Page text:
• Virginia House of Burgesses/Mayflower Compact/Town Hall Meetings- Early colonial efforts in self  government. They all contributed to the development of representative democracy.

  • Albany Plan of Union (17541- Early attempt to unify American colonies but under British rule. Many colonies objected to it because colonial assemblies did not want to give up their individual power.

Independence Movement/Revolutionary War (American Revolution)

Declaration of Independence-

  • States the colonial grievances against British rule (a list of reasons for separating from Great Britain).

  • Written by Thomas Jefferson who was most influenced by the writers of the Enlightenment.

  • Is described as a statement of democratic principles rather than a framework for government.

  • Takes ideas from John Locke's theory of natural rights-power to govern belongs to the people ("consent of the governed").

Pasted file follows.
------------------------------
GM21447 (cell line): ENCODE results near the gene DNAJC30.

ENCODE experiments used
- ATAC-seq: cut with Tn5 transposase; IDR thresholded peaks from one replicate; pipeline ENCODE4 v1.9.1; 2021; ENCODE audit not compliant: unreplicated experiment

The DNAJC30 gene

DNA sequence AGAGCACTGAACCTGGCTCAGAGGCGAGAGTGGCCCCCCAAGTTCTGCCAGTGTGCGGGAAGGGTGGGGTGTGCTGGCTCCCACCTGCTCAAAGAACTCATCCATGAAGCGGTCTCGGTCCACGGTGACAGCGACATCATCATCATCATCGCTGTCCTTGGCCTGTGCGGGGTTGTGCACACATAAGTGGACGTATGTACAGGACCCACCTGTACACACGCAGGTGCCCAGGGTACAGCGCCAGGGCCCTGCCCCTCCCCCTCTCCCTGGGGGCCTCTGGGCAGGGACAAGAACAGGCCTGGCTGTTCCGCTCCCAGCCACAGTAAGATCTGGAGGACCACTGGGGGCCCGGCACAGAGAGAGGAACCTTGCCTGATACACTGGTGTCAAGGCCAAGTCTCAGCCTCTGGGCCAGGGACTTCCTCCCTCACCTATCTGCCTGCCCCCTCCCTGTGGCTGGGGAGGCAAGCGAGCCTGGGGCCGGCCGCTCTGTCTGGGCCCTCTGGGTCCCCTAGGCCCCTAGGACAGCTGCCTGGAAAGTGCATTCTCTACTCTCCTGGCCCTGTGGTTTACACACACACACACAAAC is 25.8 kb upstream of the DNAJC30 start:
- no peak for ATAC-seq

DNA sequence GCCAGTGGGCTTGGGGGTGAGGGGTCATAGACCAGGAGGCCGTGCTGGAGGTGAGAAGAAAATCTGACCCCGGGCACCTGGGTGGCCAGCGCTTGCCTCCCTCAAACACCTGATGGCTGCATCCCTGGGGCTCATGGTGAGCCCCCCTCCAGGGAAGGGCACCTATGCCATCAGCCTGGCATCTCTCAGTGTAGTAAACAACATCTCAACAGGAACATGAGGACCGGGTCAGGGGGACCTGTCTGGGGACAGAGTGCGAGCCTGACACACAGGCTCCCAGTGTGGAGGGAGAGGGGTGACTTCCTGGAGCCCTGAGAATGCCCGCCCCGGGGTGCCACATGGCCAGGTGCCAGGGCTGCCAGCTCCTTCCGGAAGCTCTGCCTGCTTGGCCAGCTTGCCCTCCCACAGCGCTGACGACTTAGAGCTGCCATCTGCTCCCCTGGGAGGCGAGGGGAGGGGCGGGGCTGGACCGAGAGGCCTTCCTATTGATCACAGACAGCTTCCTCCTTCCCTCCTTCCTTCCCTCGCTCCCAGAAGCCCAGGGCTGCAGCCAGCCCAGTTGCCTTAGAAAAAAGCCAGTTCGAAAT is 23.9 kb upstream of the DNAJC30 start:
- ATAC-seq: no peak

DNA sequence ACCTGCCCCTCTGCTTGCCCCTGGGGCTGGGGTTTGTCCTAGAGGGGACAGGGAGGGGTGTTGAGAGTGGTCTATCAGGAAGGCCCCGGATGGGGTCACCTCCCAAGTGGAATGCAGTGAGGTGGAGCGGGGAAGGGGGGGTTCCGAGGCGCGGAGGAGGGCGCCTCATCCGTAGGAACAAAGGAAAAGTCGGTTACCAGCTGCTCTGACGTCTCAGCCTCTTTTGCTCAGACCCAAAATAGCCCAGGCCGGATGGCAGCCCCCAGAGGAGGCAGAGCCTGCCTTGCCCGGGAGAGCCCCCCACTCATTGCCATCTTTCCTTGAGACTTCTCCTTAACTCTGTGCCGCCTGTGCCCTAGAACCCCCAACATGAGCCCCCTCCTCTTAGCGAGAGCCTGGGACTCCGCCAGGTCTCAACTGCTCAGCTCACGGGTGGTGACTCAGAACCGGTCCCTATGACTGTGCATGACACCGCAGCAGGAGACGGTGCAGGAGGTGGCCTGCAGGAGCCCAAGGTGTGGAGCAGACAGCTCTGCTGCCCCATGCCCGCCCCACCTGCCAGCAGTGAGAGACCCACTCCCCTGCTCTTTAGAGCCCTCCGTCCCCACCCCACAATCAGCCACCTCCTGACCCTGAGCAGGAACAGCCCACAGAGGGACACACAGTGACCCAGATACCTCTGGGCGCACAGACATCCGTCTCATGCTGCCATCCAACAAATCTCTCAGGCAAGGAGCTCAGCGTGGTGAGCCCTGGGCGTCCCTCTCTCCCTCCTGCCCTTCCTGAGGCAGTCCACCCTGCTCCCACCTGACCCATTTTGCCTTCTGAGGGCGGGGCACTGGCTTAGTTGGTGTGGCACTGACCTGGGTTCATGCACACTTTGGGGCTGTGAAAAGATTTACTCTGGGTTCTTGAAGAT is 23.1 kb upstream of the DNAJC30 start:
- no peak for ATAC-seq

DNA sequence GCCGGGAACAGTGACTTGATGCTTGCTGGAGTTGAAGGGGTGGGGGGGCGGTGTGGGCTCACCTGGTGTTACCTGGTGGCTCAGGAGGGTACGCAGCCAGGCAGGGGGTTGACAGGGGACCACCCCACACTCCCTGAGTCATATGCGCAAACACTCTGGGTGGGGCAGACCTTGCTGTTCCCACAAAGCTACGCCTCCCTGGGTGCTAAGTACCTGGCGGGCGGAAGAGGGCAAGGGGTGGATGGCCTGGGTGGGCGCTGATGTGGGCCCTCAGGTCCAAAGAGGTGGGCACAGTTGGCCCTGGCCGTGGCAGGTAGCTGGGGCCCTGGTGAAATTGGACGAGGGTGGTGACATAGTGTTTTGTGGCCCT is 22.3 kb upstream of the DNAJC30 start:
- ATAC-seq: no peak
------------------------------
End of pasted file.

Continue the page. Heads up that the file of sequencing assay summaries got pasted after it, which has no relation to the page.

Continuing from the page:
• Contributed to the political development of the U.S. by presenting a clear statement of the social contract theory of government- the fundamental purpose of government is to secure the natural rights of the people. If a government denies its people certain basic rights, that government can be overthrown.

  • Similar to the Bill of Rights because both documents support limitations on governmental power and stress the importance of individual liberty.

  • NO TAXATION WITHOUT REPRESENTATION- Many colonists believed they could not be taxed by the British because they had no representatives in the British government, which means that the British did not have consent of the governed.

  • Thomas Paine- Published Common Sense which was influential in persuading American colonists to support colonial independence from Britain. Convinced many Americans who had been undecided on declaring independence from Britain.